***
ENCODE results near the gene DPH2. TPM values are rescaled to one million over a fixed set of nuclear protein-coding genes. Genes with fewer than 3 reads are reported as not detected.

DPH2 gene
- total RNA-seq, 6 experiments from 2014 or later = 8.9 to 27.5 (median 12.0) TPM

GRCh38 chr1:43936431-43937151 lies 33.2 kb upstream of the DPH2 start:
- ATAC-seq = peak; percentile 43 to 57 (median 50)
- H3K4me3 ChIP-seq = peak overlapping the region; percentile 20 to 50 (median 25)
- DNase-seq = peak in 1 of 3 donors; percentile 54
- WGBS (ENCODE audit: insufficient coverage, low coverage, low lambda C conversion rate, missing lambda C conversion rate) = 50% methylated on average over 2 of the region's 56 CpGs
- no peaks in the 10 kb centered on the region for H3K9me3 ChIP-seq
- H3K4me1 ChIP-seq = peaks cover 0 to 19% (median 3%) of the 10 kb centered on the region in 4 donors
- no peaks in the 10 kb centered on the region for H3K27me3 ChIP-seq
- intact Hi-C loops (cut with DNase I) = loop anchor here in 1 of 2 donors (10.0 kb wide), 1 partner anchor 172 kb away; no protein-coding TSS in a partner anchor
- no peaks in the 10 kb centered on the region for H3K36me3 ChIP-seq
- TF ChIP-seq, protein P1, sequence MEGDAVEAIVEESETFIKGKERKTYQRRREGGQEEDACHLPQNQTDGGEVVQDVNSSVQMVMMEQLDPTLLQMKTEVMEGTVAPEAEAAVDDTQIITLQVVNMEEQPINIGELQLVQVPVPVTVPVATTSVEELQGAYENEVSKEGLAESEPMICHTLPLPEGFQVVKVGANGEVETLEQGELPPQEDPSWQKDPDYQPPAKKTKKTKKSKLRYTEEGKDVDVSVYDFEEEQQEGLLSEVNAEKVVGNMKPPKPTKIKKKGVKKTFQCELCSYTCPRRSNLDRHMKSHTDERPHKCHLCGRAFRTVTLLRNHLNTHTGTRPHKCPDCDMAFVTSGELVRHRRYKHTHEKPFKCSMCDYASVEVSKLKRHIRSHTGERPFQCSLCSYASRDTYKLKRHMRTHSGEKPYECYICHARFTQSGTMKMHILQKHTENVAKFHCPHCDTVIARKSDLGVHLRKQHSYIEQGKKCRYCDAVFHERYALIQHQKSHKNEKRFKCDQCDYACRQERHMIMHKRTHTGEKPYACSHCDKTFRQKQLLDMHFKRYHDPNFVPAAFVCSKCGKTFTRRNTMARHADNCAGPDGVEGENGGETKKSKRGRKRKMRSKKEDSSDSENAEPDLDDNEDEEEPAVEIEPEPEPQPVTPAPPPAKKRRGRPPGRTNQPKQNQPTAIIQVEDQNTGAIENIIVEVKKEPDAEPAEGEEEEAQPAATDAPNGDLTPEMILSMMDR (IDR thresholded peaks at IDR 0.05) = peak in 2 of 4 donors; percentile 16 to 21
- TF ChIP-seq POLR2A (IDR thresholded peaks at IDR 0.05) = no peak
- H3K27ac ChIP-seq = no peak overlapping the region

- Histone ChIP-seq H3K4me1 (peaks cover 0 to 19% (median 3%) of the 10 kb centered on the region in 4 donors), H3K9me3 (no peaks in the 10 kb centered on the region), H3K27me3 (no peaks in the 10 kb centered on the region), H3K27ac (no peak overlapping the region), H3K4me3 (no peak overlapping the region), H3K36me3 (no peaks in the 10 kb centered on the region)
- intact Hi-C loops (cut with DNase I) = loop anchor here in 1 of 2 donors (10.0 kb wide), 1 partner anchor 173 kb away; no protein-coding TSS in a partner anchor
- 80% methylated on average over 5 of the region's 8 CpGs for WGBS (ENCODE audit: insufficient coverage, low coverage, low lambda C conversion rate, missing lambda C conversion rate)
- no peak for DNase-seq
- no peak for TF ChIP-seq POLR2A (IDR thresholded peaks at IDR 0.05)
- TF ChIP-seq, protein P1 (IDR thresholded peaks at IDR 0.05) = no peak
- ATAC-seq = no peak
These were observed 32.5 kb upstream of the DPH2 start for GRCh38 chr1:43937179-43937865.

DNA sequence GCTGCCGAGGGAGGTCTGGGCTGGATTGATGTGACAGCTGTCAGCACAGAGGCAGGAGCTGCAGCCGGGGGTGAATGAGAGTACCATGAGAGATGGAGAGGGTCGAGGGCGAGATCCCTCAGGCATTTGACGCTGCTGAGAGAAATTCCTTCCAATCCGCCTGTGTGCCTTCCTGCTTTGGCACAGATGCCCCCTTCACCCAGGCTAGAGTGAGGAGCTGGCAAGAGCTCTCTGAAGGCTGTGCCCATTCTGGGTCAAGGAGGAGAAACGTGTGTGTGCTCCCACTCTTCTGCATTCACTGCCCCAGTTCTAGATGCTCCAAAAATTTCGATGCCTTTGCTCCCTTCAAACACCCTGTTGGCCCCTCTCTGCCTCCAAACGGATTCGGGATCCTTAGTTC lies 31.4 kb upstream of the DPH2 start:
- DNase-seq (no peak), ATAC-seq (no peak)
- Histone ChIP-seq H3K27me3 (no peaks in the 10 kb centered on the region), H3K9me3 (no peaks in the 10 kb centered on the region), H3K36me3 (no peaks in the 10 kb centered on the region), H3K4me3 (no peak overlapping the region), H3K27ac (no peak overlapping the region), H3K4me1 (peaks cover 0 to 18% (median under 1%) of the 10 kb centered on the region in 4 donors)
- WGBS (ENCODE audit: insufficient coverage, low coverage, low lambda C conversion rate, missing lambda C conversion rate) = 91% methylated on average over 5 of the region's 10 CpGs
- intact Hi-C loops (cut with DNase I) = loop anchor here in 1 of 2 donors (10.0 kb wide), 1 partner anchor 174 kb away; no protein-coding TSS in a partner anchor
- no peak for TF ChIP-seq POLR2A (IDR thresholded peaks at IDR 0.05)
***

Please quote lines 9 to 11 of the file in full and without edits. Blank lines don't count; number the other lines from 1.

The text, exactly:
- no peaks in the 10 kb centered on the region for H3K9me3 ChIP-seq
- H3K4me1 ChIP-seq = peaks cover 0 to 19% (median 3%) of the 10 kb centered on the region in 4 donors
- no peaks in the 10 kb centered on the region for H3K27me3 ChIP-seq